October 2013 will always be remembered for the shocking partial shutdown of the United States of America’s government, the first event of its kind in seventeen years. The standoff between Barack Obama and a Republican-led congress displays the kind of political polarization that ruled during the twilight years of Ancient Rome between the Optimates and Populares, and heightens simmering comparisons between the fallen empire and modern day America. Interestingly, contemporary Malaysian artist Masnoor Ramli has long been drawing parallels between the two mega-republics, and his intricately paintedMoulding the History could not have been debuted at a more apt moment in time.

 Measuring five feet by eight feet, Moulding the History features the silhouette of American president Barack Obama from behind, surveying the Great Ludovisi Sarcophagus, an ancient Roman sarcophagus dated at around 250 A.D. Given that the height of the actual sarcophagus is documented at 5 feet, it is interesting to note that Masnoor has produced an almost life size replica of the famed artifact. Deeply committed to the fundamentals of his practice the artist initially rendered his entire work in pencil, perfectly shaded and completed as a drawing, before painting over it, thus creating an unseen foundation that roots this painting in technical tradition, mirroring the laborious techniques employed by the carvers in 250 A.D. who, via time-consuming drill work, produced a relief much deeper and more refined than others of that period. The dark palette comprised mainly of blues, greys and blacks, affects a forbidding sense of gloom, which coupled with the physical enormity of the piece, sits neatly alongside the political uncertainty that is currently unfolding.

The Great Ludovisi Sarcophagus depicts battle scenes between the Romans and Germans, and as Obama stands before it the audience is free to imagine his unseen face as contemplating the crossroads his own republic now faces, and which path he should lead them down. The approval he needs from the U.S. Senate, despite being commonly considered as the most ‘powerful man in the world’ easily mirrors the situation of Roman politics, where no action could be taken without the blessing of the senate. Masnoor’s faceless rendering of Obama is strongly ominous, indeed the artist is not stating what he feels are the president’s thoughts but rather leaves it open for his audience to draw their own conclusions. Despite his hesitation to proclaim himself a figurative artist, Masnoor enjoys the interaction the figurative aspect of this painting affords the viewer, stating the use of identifiable imagery allows for discourse across all levels, thus widely transmitting his concept.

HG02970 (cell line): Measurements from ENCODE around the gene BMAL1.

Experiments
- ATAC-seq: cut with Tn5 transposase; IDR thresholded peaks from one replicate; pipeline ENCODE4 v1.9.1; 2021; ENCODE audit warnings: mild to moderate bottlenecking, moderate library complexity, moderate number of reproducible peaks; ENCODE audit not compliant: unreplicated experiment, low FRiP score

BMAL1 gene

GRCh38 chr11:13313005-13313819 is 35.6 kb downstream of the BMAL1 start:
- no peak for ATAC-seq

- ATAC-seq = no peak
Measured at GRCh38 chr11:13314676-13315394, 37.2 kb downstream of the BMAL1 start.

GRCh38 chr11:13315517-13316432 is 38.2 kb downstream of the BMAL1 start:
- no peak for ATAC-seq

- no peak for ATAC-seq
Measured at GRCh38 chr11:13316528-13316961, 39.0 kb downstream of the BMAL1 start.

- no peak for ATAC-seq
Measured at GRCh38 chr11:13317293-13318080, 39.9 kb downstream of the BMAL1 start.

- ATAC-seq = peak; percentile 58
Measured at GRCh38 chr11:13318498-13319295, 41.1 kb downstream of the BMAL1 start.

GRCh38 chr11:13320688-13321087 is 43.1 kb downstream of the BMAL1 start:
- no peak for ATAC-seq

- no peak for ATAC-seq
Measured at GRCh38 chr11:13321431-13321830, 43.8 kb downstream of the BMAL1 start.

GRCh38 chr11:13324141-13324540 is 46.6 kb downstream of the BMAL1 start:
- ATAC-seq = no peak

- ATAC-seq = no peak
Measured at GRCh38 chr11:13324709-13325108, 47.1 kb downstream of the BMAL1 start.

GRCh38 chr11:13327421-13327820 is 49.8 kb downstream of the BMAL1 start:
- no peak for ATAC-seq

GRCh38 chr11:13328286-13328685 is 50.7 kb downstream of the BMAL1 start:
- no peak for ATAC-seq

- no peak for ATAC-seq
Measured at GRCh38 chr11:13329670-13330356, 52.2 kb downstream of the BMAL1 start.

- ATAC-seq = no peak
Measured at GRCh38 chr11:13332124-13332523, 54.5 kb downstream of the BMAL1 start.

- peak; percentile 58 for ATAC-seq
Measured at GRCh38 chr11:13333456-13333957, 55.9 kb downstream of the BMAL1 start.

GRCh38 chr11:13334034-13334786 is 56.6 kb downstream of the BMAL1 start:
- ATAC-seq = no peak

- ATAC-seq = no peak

Despite the international flavor of his icons, Masnoor feels that Moulding the History is strongly rooted in local Malaysian issues. The artist argues that issues undertaken by America, such as the war in Iraq, has long lasting effects globally through spikes in oil prices which cause inflation on local levels, or the dependency of most currencies including the Malaysian Ringgit on the US Dollar’s value. As a true intellectual, Masnoor tries to utilize his art as a platform to engage society in contemplating critical matters on a macro scale, as can be seen in Moulding the History.

The wonderful juxtaposition of ancient artifact and a modern icon, heightened currency of content and technical finesse with which Moulding the History is presented come together in a perfect storm to highlight Masnoor’s quietly unimpeded position in the Malaysian art scene as a truly contemporary artist, and is a tantalizing precursor for his upcoming solo exhibition, which is eagerly anticipated by a welcoming audience.

written by Zena Khan

artist              : Masnoor Ramli Mahmud

type                : acrylic on canvas

dimension    : 164 x 279 cm

price               : RM 40, 000.00



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